I thought about a hiker named Trooper that I met on the PCT last year. I crossed paths with him near Kearsarge Pass, along the John Muir Trail. He was so sick, he could barely walk, having major stomach issues due to drinking bad water. I thought for sure he was finished. His appetite was shot as well, and he was resting against a rock. As it turned out, he finished the trail on October 31st. He obviously overcame his sickness, although I don't know the details.
My mind was put at ease when the first hour, then the second hour passed and my stomach felt fine. "Pizza buffet," I mumbled to myself. Anyhow, the time came to say goodbye to the PCT once again. The TRT split and headed towards the east towards Big Meadow. I was sad to say goodbye, wanting to continue south towards Sonora Pass, but also was looking forward to seeing a new part of the Sierra. I took a break at the junction and thought about how incredible this trail is.
I also met another TRT hiker who was walking in the opposite direction. He seemed very happy to be hiking, and was doing about 12 miles a day. "It's all trail, we are outside, what more could we want?" he asked. Later in the day, my water was running low and I came to a creek where I decided to fill up. Water was more abundant now, seasonal streams were still running, but I was still having a hard time with my water rhythm. I didn't want to take any chances still, so I decided to replenish a gallons worth of water. The stream was really odd in the place I chose. There was a bend in the creek and it actually flowed under ground for about eight feet as it was making a swift turn. Wouldn't you know it, as soon as I bent over to fill one of my bottles, it fell out of my hand, and quickly disappeared in the earthen tunnel and never came out the other side. "What are the chances?" I wondered to myself. I still had four bottles left, but I was peeved at myself for dropping a bottle, losing it, and littering at the same time. I hoped it would not come back to haunt me as there were some large waterless stretches approaching on the Nevada side of the trail.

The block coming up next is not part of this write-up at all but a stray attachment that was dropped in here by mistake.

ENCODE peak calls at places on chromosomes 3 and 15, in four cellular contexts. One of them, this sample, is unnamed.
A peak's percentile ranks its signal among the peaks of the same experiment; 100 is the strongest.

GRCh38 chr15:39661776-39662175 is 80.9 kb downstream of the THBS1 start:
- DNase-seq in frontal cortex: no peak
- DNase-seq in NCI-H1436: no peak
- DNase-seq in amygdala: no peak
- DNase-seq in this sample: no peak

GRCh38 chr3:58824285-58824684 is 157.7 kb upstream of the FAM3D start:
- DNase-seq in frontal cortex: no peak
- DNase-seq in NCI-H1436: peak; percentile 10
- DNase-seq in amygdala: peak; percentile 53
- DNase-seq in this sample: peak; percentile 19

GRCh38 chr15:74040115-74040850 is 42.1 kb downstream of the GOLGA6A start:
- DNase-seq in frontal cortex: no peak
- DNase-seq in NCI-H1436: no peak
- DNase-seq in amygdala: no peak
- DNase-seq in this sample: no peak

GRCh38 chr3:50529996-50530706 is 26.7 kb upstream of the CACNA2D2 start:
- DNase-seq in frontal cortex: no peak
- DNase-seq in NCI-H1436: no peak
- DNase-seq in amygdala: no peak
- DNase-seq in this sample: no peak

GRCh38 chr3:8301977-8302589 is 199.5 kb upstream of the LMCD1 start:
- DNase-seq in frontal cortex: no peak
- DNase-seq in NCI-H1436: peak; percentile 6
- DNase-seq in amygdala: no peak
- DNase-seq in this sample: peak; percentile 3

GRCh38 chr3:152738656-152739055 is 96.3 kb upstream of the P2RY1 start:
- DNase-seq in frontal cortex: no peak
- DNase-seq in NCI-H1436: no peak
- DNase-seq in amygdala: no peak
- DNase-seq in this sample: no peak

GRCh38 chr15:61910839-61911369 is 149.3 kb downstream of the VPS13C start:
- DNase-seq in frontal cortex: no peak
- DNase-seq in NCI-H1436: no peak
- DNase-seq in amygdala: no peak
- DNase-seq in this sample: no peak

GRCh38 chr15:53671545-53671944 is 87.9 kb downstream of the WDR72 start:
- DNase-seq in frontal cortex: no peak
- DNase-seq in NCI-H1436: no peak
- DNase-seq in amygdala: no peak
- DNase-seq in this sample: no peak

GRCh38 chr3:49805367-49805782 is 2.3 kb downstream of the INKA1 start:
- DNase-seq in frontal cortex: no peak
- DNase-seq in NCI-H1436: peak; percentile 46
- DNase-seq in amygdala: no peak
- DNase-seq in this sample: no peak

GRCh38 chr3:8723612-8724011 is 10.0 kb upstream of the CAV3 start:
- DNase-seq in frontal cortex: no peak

I continued hiking past Big Meadow a few miles until 7:15. Water was plentiful and I was carrying 10 pounds for nothing again it seemed. Well, I guess not for nothing, I did have peace of mind. I found a nice secluded camp site amongst some huge granite boulders and a creek and set up my tarp. I was very happy about my progress so far on the trail, ahead of schedule and putting in good mileage. Resupply in South Lake Tahoe was done in perfect time, plenty of time to rest, and also putting in full days of hiking today and yesterday. My stomach felt fine, I was doing a very good job preventing blisters from forming on my feet, was hydrated, well fed, and feeling stronger and more in tune. I was keeping covered when the sun became too intense. Chaffing was still a problem, perhaps pack weight as well, but so far, this trip was turning into one where problem areas could be identified, and hopefully improved upon for future backpacking treks...